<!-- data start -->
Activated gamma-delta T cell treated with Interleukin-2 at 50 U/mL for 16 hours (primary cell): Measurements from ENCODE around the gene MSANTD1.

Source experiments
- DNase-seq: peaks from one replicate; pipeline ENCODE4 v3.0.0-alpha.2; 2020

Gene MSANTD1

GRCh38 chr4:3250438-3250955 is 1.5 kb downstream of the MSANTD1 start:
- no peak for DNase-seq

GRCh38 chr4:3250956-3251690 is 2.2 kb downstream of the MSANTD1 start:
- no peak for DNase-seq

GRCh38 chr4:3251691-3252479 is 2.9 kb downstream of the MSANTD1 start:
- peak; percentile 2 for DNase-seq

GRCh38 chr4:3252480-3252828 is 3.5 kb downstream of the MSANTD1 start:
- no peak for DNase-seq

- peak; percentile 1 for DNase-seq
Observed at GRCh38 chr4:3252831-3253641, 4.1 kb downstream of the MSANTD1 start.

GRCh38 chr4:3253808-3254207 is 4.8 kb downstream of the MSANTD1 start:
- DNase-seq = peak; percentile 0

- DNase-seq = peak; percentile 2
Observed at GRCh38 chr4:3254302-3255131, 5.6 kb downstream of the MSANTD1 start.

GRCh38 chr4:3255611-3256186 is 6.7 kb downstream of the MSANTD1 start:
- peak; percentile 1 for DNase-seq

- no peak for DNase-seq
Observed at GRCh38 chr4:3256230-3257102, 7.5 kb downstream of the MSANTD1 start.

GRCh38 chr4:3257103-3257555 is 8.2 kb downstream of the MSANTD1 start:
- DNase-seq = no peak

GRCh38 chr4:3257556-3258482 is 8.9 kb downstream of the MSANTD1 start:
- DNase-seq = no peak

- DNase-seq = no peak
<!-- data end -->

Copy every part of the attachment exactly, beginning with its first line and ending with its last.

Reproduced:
Activated gamma-delta T cell treated with Interleukin-2 at 50 U/mL for 16 hours (primary cell): Measurements from ENCODE around the gene MSANTD1.

Source experiments
- DNase-seq: peaks from one replicate; pipeline ENCODE4 v3.0.0-alpha.2; 2020

Gene MSANTD1

GRCh38 chr4:3250438-3250955 is 1.5 kb downstream of the MSANTD1 start:
- no peak for DNase-seq

GRCh38 chr4:3250956-3251690 is 2.2 kb downstream of the MSANTD1 start:
- no peak for DNase-seq

GRCh38 chr4:3251691-3252479 is 2.9 kb downstream of the MSANTD1 start:
- peak; percentile 2 for DNase-seq

GRCh38 chr4:3252480-3252828 is 3.5 kb downstream of the MSANTD1 start:
- no peak for DNase-seq

- peak; percentile 1 for DNase-seq
Observed at GRCh38 chr4:3252831-3253641, 4.1 kb downstream of the MSANTD1 start.

GRCh38 chr4:3253808-3254207 is 4.8 kb downstream of the MSANTD1 start:
- DNase-seq = peak; percentile 0

- DNase-seq = peak; percentile 2
Observed at GRCh38 chr4:3254302-3255131, 5.6 kb downstream of the MSANTD1 start.

GRCh38 chr4:3255611-3256186 is 6.7 kb downstream of the MSANTD1 start:
- peak; percentile 1 for DNase-seq

- no peak for DNase-seq
Observed at GRCh38 chr4:3256230-3257102, 7.5 kb downstream of the MSANTD1 start.

GRCh38 chr4:3257103-3257555 is 8.2 kb downstream of the MSANTD1 start:
- DNase-seq = no peak

GRCh38 chr4:3257556-3258482 is 8.9 kb downstream of the MSANTD1 start:
- DNase-seq = no peak

- DNase-seq = no peak